6. Gibson4congress IVNetwork Push for party-paid primaries, nonpartisan redistricting, decodify "recognized political parties" http://leg1.state.va.us/cgi-bin/legp504.exe?000+cod+24.2-613
6 comments
PaulLorenzini
PaulLorenzini

The way I see it, primaries are designed to hold the power in the two parties, and eliminate third party competition.  Considering that the 2 parties both suck ass then we have no option but a suck ass country.  I believe there should be 1 primary for all voters and each voter votes for 5 candidates, the top 5 vote receivers make the final ballot.  This would eliminate the 2 party system which is what we need, in my mind. EVERYONE SHOULD VOTE IN 1 PRIMARY.

Is the 2 party system designed to make the vote in the voters mind about good vs evil?  It is not working as both sides seem rather evil, as do each side of their devout followers.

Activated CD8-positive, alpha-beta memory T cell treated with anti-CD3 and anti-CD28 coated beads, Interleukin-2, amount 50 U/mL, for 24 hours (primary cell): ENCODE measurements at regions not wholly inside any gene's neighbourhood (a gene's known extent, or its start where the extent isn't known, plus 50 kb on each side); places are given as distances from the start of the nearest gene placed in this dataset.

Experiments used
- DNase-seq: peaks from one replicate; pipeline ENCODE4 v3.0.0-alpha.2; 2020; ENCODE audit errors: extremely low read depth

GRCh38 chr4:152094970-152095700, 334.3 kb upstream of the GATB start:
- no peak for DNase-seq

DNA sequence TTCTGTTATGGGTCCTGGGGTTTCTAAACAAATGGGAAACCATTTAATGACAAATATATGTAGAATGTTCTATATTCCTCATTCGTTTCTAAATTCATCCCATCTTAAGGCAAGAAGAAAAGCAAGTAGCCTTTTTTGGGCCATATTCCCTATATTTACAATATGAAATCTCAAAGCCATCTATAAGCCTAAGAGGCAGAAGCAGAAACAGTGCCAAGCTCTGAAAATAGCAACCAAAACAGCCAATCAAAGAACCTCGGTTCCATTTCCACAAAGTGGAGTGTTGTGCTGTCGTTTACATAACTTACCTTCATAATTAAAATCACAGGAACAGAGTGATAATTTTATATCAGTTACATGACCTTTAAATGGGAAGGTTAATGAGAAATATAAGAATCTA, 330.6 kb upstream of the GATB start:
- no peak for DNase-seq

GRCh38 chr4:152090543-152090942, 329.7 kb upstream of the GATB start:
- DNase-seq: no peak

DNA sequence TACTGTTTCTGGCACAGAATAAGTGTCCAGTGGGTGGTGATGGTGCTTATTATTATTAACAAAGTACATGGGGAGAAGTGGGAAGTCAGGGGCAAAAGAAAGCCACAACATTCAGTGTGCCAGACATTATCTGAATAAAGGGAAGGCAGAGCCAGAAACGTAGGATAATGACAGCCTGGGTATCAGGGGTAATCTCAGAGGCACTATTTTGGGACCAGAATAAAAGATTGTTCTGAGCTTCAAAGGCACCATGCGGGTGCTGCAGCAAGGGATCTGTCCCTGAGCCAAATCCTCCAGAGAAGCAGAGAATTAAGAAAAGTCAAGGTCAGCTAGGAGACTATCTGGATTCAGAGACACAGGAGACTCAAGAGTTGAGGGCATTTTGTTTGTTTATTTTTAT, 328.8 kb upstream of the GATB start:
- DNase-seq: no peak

The other thing is that there are not enough senators and representatives.  We should have a wider range of views in DC.  535 representatives and senators for 313,000,000 people, being represented is like winning the lottery.



doug
doug

You are wrong.  If everyone is allowed to vote in a primary election, then it is not a primary, it is a general election.  Say a state has 70% party X members and 30% party Y members.  If all can vote in the Y members primary election, the 70% X members can vote for the worst Y person to make it easier for the X party to win.  Besides, the primary is for the Party to pick the person the party wants to run, not the general public to pick the Parties choice.  . 

Alex_G
Alex_G moderator

Wow, 60%. Its amazing how the two parties have become the defacto vessels of political participation, but they seldom actually represent the majority of voters

JaneSusskind
JaneSusskind

@Gibson4congress @IVNetwork  Agree with your first two suggestions, but what do you mean by "decodify recognized political parties"?